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Look! A bike lane!: A sneak-peek rendering of Shipley Do-Nuts' planned headquarters.

Last month, we described plans for Shipley Do-Nuts’ gimongous “experiential” headquarters, which will allow visitors to drive through the east-side building, watching through their windshields as workers make yeast dough. City Cast reader Robin Holzer was alarmed that, judging from published reports, Shipley seemed only to imagine an experience for guests in cars.

“What I want to know is whether and how Shipley CEO Clifton Rutledge will welcome guests who arrive on foot and bike?” she wrote.

In response, Shipley president Craig Lindberg sent us the great new “sneak-peek” rendering above. He writes: 

"I was happy and excited when a friend recently forwarded your post, 'The hole in the Drive-Thru Do-Nut Plan,' because I share your passion. In short, the answer to your question whether Shipley will welcome guests who arrive on foot and bike is a resounding YES!

"In addition to the amazing Houston history and proximity to downtown, the one thing that most excited me about the Cullen property when I first laid eyes on it was the bike lane headed straight into UH (I’m a proud Coog)! I couldn’t be more excited than I am about the human-powered accessibility of this location which you so aptly pointed out.

"Shipley guests have not traditionally hung out in our shops to enjoy a cup of coffee or a bottle of milk with the world’s greatest do-nuts. Part of this is the generally on-the-go nature of the do-nut business, and part of it is that we can do a better job creating a slower-paced, relaxing environment. It’s something I’m working to change, and I believe embracing our guests who prefer to bike or walk is very important to that end.

"While I do hope the shop at the new HQ is an experience for all and becomes a destination, I also want it to be an integrated and important part of the East Downtown and neighboring communities. I look forward to personally showing you in about a year that while there will always be holes in those melt-in-your-mouth Shipley Do-Nuts, we’re working hard to keep the holes out of the plan."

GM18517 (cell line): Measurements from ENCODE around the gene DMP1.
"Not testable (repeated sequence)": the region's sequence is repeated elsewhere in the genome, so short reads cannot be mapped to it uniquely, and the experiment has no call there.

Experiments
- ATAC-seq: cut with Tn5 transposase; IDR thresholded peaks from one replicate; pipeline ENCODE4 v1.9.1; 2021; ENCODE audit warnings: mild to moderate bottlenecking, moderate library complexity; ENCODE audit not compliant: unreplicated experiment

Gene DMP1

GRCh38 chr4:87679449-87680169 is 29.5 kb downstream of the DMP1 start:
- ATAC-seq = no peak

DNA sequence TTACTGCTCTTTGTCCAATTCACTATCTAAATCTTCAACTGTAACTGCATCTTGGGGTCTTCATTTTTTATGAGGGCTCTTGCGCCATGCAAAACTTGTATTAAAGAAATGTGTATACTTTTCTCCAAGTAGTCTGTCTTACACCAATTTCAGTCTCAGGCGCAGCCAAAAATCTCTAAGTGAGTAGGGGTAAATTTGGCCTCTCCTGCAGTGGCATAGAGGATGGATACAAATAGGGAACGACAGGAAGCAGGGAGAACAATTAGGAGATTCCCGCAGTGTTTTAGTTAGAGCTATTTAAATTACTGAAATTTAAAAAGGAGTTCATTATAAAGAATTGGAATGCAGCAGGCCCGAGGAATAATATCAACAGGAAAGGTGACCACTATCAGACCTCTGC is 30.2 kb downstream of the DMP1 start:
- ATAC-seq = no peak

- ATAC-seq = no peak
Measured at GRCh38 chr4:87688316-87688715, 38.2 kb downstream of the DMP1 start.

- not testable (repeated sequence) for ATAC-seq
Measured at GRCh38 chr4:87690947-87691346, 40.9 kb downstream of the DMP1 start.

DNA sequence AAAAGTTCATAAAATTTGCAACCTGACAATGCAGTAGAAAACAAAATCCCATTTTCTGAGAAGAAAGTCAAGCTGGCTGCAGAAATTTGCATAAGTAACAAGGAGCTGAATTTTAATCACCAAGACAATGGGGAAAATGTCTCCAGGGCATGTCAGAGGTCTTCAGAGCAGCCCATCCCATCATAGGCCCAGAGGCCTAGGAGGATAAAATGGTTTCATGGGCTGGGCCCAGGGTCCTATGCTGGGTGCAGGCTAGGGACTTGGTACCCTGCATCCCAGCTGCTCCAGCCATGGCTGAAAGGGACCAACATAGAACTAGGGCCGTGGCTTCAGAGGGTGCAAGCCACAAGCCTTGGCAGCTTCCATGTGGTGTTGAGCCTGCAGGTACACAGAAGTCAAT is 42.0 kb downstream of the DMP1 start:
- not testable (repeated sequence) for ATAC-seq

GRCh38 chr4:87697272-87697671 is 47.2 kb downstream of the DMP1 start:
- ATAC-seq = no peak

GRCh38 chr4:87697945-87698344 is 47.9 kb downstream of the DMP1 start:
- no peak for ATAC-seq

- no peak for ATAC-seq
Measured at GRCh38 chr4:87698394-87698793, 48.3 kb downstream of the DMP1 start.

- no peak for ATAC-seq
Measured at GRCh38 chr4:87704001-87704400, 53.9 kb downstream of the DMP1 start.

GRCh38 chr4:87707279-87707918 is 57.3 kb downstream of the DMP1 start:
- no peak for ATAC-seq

Nick Anderson, Reform Austin

🚛 Why I-45 is a testing ground for driverless 18-wheelers: Since late 2020, FedEx big rigs equipped with Aurora software and hardware have driven tons of freight from Dallas to Houston, often without a human’s intervention. And last month, Waymo (owned by Alphabet, the Google company) announced that it’s partnering with UPS to do the same thing. Why I-45? Stable weather, a flat drive, loads of freight – and Texas laws that make it easy. (Houston Chronicle)

⚖️ Your QAnon uncle can’t sue to make Twitter let him back on – for now: A federal court has temporarily blocked a Texas law that would allow social-media users who’ve been kicked off a platform to sue for reinstatement – and would also allow the Texas attorney general to sue on the user’s behalf. Tech trade groups argued that the law would stop companies from blocking stuff like Nazi propaganda, hate speech, and disinformation from foreign agents. (Houston Public Media

🚢 $15 mill for a 2014 oil spill: Kirby Inland Marine LP, which is based in Houston, agreed to a $15.3 million settlement related to a Houston Ship Channel oil spill caused by one of the company’s barges. The money will go to restoring shoreline and marsh habitat on Matagorda Island. (CBS)

🏫 Help wanted at HISD: Halfway through the school year, Houston ISD, the state’s biggest school district, is still hundreds of teachers short. In case you’re interested: Starting pay is $56,869, and there’s a job fair tomorrow. (KHOU, HISD)


The fashionable leafy green (Brassica napus) is coming in strong in Houston gardens and farmers' markets — so strong that recently, Houston Botanic Garden was giving away some of that brassica bounty to visitors. Pictured above: "Red Russian" kale, from the Botanic Garden's veggie plot.

💸  Regarding Harris County’s Ship Channel Bridge fiasco, John Gladu writes: “The Ship Channel Bridge debacle is worthy of being in Hawaii. They are the grand masters of botched infrastructure projects. Honolulu Rail Transit broke ground in 2011, and is now projected to cost $12.4B for 20 miles of track. None of it is currently in use. It is projected to take another 10 years to complete to the eastern terminus.”

💸 As for the subsidy for that downtown skyscraper with the glass-bottom sky pool, Bill Mintz writes: 

“The subsidies for downtown apartment development were clear when the policy was proposed and implemented. It shouldn't be stunning to anyone. 

“A lot of people were cheering on our leaders at City Hall when this was discussed. If I recall the discussion correctly, it was something like this: ‘We've already subsidized building stadiums and transit and big corporations to move (or stay) downtown, but nobody is living there, so we need to subsidize some jazzy apartments for young professionals who can live anywhere.’

“The subsidies were enacted by a very progressive mayor and city council. The juxtaposition of subsidizing downtown high-rise living with the lack of affordable housing for the rest of the city deserves more attention.”

What’s on your mind? Let us know:

Hang out with us on social! 👇 It's "experiential."
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Not responsible for brassica bounty.

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